What is almond allergy?

Row of delicious almond tarts with a cherry on top – one of the foods to avoid if you’ve got almond allergy

Almond allergy seems to be relatively rare but, like other tree nut allergies, it can be life-threatening. You may have mild to moderate symptoms such as a rash, swollen lips or upset stomach. But almonds can also trigger severe allergic reactions affecting your whole body. So it’s very important to seek medical advice if eating almonds makes you feel at all unwell.

Your healthcare provider will have lots of advice on how to manage almond allergy. They may also prescribe medication for you to carry in case of an emergency.

In the meantime, why not read our simple guide. You’ll find out why some people react to almond and what the possible symptoms are in more detail. We also share ways to avoid almonds if they’re your allergen (that’s the word for something that can trigger allergies).

What causes almond allergy?

Almond allergy happens when your overactive immune system feels threatened by proteins in this type of tree nut. It produces immunoglobulin E (IgE) antibodies, ready to fight off the danger if you ever come into contact with almond again. Now you’re sensitized. Not everyone goes on to develop almond allergy but you could. In which case, eating or drinking anything with almond in it might give you the symptoms we’re about to describe.

Almond allergy symptoms

As with other tree nut allergies, the effects of coming into contact with your allergen can vary. At the milder end, you might get any of these symptoms because of your almond allergy:

  • A raised, itchy red rash (hives) – sometimes the skin can turn red and itchy but not raised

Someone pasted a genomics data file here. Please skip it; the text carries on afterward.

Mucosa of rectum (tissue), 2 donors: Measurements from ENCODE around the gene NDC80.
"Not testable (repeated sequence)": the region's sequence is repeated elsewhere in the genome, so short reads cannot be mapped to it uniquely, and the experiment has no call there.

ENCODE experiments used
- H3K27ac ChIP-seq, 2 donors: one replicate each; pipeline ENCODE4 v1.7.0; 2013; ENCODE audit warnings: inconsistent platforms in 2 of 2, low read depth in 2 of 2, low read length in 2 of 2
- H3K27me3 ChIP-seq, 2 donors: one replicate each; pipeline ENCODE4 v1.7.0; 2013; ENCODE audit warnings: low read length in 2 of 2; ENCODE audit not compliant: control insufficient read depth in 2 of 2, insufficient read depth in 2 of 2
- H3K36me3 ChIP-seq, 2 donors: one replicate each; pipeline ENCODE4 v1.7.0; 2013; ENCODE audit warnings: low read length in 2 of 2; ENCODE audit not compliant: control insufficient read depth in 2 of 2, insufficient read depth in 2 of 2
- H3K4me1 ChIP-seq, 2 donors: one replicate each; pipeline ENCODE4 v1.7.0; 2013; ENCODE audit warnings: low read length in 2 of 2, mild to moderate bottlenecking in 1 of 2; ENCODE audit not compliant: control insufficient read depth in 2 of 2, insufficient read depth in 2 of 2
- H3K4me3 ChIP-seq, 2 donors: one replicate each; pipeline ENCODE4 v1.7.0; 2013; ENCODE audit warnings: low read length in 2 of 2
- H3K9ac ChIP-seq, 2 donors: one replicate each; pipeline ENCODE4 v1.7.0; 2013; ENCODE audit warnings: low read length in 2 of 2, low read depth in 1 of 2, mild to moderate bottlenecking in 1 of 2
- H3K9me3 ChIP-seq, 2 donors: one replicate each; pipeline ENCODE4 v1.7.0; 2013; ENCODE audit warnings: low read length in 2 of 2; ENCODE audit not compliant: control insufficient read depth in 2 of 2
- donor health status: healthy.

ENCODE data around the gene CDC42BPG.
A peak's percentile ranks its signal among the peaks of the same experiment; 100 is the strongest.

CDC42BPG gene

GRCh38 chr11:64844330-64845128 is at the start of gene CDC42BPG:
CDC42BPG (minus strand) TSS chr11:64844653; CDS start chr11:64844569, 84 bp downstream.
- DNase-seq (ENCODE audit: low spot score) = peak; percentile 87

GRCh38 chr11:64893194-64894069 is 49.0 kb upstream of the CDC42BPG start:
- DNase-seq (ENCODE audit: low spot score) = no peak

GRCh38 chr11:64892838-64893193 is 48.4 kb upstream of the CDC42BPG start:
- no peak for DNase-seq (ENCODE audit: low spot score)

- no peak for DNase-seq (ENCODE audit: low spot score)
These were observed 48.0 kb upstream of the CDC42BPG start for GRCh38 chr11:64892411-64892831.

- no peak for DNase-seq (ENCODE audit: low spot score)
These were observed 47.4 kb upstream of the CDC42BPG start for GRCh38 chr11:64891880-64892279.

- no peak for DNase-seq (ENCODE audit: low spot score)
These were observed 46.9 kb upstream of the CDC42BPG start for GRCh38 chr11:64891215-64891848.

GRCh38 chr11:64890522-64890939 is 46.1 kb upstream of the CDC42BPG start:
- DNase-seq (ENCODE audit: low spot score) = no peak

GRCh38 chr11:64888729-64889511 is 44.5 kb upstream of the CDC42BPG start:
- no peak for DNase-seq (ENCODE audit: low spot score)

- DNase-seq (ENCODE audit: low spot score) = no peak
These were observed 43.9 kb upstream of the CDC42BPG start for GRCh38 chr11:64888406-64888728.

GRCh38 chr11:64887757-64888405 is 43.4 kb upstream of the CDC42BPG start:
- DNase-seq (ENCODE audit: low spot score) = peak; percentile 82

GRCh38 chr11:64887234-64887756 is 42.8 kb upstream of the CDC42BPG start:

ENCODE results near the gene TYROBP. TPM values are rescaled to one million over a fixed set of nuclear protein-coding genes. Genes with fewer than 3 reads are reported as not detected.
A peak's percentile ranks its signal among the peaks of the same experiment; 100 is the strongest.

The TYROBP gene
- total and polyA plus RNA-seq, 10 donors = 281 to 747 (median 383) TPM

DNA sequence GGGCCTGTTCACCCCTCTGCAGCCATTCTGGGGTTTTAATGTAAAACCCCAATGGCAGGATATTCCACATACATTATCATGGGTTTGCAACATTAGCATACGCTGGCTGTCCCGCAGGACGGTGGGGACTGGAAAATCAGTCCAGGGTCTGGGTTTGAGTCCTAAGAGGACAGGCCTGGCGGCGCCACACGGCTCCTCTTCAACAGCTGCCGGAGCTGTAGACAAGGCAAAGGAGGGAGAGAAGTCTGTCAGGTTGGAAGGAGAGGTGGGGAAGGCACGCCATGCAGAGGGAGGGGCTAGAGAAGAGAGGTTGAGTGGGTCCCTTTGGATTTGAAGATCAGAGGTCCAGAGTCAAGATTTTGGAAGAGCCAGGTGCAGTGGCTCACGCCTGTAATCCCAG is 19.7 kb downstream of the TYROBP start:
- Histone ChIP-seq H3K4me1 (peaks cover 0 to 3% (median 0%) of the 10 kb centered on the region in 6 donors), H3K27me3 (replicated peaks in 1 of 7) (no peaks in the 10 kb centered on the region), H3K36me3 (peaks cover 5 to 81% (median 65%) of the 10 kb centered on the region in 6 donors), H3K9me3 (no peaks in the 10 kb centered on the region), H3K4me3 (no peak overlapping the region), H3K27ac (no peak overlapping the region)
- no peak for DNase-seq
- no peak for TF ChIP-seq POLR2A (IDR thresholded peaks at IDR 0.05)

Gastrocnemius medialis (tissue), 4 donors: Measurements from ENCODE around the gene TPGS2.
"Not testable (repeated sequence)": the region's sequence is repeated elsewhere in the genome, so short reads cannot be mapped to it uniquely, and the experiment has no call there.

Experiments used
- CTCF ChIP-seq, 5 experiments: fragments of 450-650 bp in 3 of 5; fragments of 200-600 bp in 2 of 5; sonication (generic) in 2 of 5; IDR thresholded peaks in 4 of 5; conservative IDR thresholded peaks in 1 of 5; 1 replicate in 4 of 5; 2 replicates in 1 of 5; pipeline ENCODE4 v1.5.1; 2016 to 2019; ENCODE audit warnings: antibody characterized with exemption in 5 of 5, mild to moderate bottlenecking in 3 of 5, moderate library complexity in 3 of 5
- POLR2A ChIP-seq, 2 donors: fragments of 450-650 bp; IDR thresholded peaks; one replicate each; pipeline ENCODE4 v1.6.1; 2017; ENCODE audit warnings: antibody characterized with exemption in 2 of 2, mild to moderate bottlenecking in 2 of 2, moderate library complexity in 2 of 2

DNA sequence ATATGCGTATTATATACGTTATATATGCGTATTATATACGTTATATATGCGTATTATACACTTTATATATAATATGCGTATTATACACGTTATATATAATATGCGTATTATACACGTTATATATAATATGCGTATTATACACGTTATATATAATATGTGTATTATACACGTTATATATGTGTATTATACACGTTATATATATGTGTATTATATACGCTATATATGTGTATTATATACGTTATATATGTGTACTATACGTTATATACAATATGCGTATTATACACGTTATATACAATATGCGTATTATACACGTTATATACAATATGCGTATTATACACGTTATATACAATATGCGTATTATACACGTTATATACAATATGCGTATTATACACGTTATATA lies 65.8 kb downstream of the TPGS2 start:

• Tingling or itching in the mouth
  • Swelling of the face, mouth, throat or other parts of the body
  • Difficulty swallowing
  • Wheezing or shortness of breath
  • Feeling dizzy and lightheaded
  • Feeling sick (nausea) or vomiting
  • Abdominal pain or diarrhea

Almond is a useful ingredient for food manufacturers. The nuts are rich in protein, fiber, vitamins and minerals, and contain healthy unsaturated fat. Almond is also a good replacement for dairy and wheat.

Even a tiny trace of almond could trigger an allergic reaction. You may start to feel unwell in minutes or even seconds after coming into contact with it – and generally within two hours.

Almond allergy and anaphylaxis

You might expect that almond will always give you a rash if that’s what has happened in the past. But allergy isn’t that predictable. A history of milder symptoms doesn’t rule out severe allergic reactions affecting your whole body in the future. Seek medical attention immediately if you recognize these symptoms of anaphylaxis: